To help navigate spectrum needs for next-generation mobile networks, this 5G spectrum guide collects reports, infographics and positions from the GSMA. From sub-1 GHz coverage spectrum to mid-bands and millimetre waves, it is all needed to make most of this new technology.
The first commercial services are already showing what great potential 5G networks have. But significant amounts of widely harmonised spectrum is a must for this potential to come true. 5G spectrum is needed across low-, mid-, and high-bands to support all use cases.
Mid- and low-bands for coverage and capacity
Low-bands (e.g. sub-1 GHz) support widespread coverage, including indoors, across urban, suburban and rural areas, while mid-band spectrum offer a good mixture of coverage and capacity benefits.
The majority of commercial 5G networks are relying on spectrum in the 3.5 GHz range (3.3 GHz-4.2 GHz). This momentum makes it vital that regulators assign as much contiguous 5G spectrum as possible in the range.
In the long term, more spectrum will be needed to maintain 5G quality of service and meet growing demand. This includes more spectrum in the 3.5 GHz, 4.8 GHz, 6 GHz and 10 GHz ranges which will all be considered at WRC-23.
5G spectrum in the millimetre waves
Pioneering ultra-high speeds and the lowest latencies are dependent on access to spectrum in the latter range. Real-world networks have already showed gigabit speeds are possible, and vendor trials are hinging at an even greater potential.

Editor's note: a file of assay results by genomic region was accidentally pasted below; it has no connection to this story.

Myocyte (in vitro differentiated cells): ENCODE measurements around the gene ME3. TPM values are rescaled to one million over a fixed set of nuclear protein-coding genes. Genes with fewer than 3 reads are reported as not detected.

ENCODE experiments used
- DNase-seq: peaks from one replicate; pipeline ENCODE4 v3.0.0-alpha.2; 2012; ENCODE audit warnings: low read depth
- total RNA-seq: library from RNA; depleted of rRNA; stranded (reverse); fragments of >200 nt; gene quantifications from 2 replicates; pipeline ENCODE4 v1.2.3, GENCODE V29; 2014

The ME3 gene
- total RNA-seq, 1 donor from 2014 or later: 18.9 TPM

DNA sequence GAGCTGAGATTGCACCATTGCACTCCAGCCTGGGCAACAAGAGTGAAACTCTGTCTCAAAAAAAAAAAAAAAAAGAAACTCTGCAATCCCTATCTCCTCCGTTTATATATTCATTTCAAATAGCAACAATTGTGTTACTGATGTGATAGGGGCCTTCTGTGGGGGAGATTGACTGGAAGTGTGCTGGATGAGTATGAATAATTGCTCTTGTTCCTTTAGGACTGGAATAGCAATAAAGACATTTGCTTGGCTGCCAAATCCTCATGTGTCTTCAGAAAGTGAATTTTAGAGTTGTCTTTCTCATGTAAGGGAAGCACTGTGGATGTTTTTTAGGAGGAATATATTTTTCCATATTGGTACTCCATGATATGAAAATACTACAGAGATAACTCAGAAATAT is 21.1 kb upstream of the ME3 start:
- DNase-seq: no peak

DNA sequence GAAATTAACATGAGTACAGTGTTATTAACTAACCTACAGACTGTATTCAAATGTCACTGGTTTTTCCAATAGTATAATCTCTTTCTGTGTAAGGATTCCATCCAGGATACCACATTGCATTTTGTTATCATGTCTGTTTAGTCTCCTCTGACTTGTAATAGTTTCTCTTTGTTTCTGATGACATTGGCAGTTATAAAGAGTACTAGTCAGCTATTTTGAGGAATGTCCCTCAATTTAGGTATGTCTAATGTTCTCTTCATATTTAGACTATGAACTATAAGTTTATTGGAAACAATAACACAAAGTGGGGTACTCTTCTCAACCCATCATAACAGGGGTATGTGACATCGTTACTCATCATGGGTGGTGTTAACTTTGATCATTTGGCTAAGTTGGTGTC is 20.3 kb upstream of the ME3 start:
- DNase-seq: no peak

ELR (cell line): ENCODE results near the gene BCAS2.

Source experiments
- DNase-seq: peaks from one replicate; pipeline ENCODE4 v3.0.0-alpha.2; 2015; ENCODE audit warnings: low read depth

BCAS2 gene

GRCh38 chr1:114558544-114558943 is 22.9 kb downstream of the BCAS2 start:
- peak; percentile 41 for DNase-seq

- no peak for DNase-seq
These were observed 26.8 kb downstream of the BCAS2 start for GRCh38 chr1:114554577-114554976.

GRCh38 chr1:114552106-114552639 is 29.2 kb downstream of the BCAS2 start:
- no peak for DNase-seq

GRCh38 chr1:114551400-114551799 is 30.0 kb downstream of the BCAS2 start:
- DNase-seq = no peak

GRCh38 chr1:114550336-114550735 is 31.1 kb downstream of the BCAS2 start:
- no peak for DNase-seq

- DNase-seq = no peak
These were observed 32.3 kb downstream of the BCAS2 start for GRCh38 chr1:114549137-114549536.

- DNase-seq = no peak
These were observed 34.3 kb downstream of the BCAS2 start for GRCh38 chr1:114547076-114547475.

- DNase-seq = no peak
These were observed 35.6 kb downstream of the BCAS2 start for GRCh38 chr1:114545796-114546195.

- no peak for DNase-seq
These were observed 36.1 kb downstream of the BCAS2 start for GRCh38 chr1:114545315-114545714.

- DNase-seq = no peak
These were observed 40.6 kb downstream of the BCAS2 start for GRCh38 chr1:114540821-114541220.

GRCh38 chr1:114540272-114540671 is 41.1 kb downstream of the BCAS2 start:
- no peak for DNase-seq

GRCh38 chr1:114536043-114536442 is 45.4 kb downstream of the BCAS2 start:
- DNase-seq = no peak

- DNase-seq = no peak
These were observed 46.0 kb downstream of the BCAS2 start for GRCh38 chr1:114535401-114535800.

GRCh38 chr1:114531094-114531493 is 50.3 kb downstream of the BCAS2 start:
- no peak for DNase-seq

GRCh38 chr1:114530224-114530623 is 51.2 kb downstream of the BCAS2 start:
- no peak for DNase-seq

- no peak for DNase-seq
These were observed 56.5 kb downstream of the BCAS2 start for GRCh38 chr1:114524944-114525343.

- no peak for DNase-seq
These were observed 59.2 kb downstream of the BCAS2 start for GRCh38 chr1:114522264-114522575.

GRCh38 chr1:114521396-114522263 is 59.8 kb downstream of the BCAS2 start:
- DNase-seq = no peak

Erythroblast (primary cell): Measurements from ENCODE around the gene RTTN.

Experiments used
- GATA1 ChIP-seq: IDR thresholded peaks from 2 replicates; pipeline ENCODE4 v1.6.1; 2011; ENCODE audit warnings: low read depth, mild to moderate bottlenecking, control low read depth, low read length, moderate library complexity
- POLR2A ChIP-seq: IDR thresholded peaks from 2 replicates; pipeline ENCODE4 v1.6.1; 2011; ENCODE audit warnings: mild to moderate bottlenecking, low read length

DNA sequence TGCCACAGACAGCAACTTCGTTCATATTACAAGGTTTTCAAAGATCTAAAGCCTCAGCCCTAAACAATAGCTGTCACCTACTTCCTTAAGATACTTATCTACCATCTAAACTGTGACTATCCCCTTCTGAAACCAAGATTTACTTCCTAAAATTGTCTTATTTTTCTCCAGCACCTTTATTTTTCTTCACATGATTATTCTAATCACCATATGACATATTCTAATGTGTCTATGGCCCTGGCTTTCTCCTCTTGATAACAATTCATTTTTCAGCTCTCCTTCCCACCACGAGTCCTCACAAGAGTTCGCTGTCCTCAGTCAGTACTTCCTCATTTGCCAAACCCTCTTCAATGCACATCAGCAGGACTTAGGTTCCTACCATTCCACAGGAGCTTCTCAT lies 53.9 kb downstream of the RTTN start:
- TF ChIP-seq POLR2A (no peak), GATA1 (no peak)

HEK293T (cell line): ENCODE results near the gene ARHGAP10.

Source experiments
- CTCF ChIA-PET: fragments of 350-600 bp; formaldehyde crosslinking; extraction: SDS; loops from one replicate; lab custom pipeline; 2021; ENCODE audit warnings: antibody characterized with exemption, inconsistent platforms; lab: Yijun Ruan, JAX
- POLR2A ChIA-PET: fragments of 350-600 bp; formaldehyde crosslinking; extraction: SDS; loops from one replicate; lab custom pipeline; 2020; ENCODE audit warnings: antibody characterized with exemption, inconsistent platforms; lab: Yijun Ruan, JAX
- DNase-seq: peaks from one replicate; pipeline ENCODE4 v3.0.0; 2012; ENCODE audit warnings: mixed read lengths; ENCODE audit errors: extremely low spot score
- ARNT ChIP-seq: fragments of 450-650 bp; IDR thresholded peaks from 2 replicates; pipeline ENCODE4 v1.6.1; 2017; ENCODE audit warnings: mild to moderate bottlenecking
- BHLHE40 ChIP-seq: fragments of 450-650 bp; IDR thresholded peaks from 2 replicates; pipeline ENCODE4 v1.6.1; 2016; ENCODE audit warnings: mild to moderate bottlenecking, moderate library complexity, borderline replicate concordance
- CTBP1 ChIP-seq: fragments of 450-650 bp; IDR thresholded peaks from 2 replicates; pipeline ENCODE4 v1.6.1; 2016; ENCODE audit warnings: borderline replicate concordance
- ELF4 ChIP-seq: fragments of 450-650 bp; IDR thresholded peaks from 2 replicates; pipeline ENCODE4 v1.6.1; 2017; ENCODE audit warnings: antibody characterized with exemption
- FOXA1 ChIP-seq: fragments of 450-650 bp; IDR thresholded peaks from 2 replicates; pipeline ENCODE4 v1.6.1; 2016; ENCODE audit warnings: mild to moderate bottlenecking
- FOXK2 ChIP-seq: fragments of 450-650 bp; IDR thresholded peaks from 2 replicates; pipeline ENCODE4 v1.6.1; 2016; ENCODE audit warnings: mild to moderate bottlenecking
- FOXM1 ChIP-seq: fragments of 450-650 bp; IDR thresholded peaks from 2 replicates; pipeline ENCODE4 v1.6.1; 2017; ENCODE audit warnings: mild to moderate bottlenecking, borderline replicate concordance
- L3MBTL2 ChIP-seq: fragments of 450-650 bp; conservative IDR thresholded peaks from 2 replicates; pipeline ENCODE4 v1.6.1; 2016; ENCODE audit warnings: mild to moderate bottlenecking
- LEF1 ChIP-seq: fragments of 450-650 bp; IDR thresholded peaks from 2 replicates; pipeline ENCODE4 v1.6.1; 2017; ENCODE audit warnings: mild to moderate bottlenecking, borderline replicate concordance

For 26 GHz and 40 GHz, the global identifications WRC-19 give the bands a big boost. Regulators can now assign mmWave spectrum knowing there will be an ecosystem in place. The 28 GHz is already used in commercial networks, with a growing number of devices.
Getting 5G spectrum licensing right
Mobile operators are best positioned to make the most of 5G. Setting 5G spectrum aside for verticals in priority bands could jeopardise the success of public 5G services and may waste spectrum. Sharing approaches like leasing are better options where verticals require access to spectrum.
However, success isn’t just about allocating new spectrum bands. The GSMA also calls on governments and regulators to prioritise mobile broadband services – above revenue maximisation – when awarding new frequencies.
High 5G spectrum prices threaten affordable, high quality mobile broadband services whether for 5G or other generations. In the end, this is something regulators and governments have to get right if they want their country or region to be at the forefront of 5G innovation.
You can find all our reports below, and read more about the latest developments on the GSMA Spectrum Blog.